Why do black people seem to have so many cousins (or call so many people "cousin")? I'm white. Just wondering! —Curious About Cousins
You're already beginning to answer your own question by noting that, to the extent that there are racial differences here, they're likely going to be chalked up to a "call so many people 'cousin' " thing versus a "have so many cousins" thing.
Promoting someone to blood-relative status for reasons independent of biology, marriage or adoption is what social scientists call "fictive kinship." And for plenty of folks, these "fictive" ties are just as important as "real" ones. The specific type of arrangement under which a non-biologically related person gets bumped up to "cousin" (or a parent's friend is called "aunt" or "uncle") is dubbed "nonkin conversion."
That's a fancy term for an informal process that comes naturally—and practically—to a lot of people, and has for some time. In one of the earliest and most popular accounts of how it all works, Carol Stack's 1974 book, All Our Kin: Strategies for Survival in a Black Community, chronicled the ways in which poor African Americans in one community got by in part by depending on "cooperative support networks" that included people who weren't necessarily biologically related.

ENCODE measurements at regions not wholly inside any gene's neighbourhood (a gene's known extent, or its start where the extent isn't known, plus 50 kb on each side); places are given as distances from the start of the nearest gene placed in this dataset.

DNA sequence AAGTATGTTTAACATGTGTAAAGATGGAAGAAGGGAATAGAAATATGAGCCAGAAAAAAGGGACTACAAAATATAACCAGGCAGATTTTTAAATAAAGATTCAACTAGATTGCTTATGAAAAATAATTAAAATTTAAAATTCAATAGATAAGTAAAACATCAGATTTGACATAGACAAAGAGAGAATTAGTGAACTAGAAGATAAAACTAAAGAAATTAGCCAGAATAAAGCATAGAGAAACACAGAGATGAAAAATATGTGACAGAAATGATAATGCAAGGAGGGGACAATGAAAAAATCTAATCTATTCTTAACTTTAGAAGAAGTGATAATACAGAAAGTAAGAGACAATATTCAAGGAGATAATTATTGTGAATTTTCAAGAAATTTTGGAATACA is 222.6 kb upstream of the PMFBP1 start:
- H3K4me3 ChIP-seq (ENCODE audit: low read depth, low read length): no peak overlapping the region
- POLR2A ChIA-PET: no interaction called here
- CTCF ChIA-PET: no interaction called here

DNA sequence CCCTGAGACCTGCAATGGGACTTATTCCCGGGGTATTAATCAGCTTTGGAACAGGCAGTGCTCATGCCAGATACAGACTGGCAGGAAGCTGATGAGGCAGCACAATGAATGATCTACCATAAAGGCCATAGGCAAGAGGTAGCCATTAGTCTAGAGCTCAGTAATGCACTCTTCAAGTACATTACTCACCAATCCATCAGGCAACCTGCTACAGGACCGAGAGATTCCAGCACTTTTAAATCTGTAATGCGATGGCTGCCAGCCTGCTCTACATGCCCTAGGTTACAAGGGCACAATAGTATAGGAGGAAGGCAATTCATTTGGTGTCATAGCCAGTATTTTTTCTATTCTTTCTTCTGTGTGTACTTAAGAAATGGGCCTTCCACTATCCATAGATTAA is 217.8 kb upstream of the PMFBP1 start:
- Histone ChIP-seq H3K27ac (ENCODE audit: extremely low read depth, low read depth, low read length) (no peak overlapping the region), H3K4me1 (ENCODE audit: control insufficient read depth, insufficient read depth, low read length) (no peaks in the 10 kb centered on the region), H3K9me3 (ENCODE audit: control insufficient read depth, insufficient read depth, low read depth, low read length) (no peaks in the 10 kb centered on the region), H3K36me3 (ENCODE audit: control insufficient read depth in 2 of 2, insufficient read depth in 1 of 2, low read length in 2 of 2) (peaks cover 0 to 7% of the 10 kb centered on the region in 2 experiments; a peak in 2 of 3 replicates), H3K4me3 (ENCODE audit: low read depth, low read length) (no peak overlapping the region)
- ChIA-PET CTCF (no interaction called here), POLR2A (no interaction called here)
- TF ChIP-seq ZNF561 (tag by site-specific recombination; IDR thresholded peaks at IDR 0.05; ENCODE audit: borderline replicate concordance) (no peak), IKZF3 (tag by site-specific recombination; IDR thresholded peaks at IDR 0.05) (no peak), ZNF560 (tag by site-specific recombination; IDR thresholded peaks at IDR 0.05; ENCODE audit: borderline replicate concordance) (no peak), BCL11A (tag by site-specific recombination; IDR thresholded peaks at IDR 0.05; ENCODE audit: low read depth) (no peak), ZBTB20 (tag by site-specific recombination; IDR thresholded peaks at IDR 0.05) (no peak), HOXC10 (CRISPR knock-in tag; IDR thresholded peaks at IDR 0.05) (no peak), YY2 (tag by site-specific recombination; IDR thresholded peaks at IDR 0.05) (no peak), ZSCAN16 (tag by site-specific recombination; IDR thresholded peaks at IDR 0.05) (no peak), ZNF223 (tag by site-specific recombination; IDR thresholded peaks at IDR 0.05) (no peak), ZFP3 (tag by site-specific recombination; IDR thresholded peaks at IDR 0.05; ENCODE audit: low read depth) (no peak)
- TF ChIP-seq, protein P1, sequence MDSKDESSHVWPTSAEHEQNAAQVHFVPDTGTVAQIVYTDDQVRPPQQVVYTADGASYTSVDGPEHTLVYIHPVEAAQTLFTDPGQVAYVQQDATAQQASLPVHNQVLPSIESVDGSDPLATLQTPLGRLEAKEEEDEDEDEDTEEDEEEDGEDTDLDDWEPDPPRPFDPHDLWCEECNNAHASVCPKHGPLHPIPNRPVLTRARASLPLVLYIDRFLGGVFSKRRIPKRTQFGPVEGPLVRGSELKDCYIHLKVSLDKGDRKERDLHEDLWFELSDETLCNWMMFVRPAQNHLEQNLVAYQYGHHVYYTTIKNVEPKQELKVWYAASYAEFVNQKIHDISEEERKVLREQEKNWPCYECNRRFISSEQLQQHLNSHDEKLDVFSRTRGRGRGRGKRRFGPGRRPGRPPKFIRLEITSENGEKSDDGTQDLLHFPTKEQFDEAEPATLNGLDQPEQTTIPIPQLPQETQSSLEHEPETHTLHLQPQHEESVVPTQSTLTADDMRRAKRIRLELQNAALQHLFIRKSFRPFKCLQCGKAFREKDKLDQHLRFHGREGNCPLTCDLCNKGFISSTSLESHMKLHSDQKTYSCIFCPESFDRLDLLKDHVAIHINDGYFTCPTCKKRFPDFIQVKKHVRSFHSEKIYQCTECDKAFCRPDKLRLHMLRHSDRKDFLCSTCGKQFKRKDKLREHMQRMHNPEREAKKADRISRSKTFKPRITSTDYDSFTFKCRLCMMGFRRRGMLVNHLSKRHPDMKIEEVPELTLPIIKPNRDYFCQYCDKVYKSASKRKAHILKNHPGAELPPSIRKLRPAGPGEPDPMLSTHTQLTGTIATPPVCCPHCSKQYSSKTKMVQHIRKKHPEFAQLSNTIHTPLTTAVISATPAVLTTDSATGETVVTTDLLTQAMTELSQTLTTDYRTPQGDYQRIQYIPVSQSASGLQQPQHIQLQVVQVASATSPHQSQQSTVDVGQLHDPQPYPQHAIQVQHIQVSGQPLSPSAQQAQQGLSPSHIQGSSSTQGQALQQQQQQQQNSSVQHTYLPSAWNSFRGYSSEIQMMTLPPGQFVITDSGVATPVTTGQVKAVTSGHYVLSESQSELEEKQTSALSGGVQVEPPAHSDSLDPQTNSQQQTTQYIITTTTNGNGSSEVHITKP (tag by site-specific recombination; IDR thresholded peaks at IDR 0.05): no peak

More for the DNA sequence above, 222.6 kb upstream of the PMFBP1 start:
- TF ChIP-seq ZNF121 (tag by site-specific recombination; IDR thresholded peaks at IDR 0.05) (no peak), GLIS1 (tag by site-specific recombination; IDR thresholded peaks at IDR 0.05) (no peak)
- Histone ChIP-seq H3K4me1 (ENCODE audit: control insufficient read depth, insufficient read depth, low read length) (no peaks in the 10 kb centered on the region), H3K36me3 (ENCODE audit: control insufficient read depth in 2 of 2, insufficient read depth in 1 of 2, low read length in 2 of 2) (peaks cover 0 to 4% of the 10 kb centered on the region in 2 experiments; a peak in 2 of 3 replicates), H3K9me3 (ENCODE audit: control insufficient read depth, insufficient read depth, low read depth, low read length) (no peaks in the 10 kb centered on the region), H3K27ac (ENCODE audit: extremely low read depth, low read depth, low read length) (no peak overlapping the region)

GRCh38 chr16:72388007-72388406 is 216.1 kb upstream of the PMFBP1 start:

Yes, kinship has, according to an article on the phenomenon last year in the Globe and Mail, been linked by some ethnographers to West African traditions, while others think it may represent slavery's residual effect on the family unit.
There's also a 2013 study indicating that African Americans and Caribbean blacks have more of these types of relationships than non-Hispanic whites. And, anecdotally, the Historical Society of Pennsylvania reports that African immigrants in that state replace absent extended family with "fictive kin," which it sizes up as "members of the same ethnic or national community who play the role that family would at home."